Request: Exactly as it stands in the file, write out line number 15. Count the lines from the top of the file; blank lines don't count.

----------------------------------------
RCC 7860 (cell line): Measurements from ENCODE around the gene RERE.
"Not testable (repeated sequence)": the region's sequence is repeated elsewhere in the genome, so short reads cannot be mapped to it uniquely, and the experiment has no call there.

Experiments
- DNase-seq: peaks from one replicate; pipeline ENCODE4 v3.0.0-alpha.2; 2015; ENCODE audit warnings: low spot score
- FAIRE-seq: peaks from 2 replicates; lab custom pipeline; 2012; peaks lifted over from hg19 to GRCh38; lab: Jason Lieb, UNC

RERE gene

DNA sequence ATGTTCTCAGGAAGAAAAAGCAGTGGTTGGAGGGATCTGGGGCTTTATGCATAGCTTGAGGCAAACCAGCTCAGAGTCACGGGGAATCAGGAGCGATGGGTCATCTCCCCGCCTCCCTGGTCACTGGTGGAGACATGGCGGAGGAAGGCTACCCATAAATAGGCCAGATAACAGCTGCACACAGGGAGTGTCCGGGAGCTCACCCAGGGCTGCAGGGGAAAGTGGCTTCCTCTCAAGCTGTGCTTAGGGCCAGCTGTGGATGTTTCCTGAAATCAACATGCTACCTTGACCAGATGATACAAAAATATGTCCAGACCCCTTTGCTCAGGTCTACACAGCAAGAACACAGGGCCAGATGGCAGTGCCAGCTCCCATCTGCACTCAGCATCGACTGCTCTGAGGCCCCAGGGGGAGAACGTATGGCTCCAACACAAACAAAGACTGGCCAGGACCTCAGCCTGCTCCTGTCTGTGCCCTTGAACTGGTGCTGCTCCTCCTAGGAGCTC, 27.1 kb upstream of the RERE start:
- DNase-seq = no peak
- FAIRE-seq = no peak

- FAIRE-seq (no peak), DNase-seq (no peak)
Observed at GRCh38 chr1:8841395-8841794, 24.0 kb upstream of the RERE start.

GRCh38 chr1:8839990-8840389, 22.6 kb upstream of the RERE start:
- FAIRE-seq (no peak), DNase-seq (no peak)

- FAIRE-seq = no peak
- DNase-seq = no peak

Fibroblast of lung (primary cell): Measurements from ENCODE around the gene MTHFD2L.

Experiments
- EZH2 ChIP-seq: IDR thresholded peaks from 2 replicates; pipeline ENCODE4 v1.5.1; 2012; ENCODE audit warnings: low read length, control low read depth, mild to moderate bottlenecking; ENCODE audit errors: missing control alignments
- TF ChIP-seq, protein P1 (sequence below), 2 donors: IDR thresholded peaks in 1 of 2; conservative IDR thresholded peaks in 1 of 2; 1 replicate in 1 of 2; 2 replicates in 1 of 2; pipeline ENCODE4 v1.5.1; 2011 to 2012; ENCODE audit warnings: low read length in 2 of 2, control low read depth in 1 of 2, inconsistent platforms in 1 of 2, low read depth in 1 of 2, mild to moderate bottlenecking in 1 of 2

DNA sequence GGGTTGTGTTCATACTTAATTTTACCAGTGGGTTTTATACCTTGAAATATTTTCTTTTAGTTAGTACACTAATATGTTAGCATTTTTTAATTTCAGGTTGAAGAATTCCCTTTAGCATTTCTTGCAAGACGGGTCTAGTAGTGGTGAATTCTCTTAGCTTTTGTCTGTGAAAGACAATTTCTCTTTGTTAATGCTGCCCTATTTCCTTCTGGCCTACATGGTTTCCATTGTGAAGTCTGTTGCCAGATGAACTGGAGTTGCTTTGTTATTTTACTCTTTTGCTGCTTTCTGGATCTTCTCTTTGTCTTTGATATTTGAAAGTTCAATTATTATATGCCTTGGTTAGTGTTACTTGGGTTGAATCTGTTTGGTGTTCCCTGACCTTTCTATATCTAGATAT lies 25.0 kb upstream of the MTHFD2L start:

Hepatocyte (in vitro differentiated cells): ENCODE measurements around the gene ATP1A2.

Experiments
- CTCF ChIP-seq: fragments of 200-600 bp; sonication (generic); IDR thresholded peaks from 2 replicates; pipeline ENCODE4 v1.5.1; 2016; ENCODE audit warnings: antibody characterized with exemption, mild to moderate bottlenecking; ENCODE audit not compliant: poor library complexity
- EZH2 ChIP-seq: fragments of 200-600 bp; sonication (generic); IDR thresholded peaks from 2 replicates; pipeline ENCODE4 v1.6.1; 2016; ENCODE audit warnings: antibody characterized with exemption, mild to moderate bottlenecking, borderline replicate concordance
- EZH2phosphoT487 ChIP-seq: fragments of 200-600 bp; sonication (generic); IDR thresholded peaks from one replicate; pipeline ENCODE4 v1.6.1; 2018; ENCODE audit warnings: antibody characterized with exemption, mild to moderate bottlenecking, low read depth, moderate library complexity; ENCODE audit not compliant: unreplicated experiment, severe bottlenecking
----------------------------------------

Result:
- DNase-seq = no peak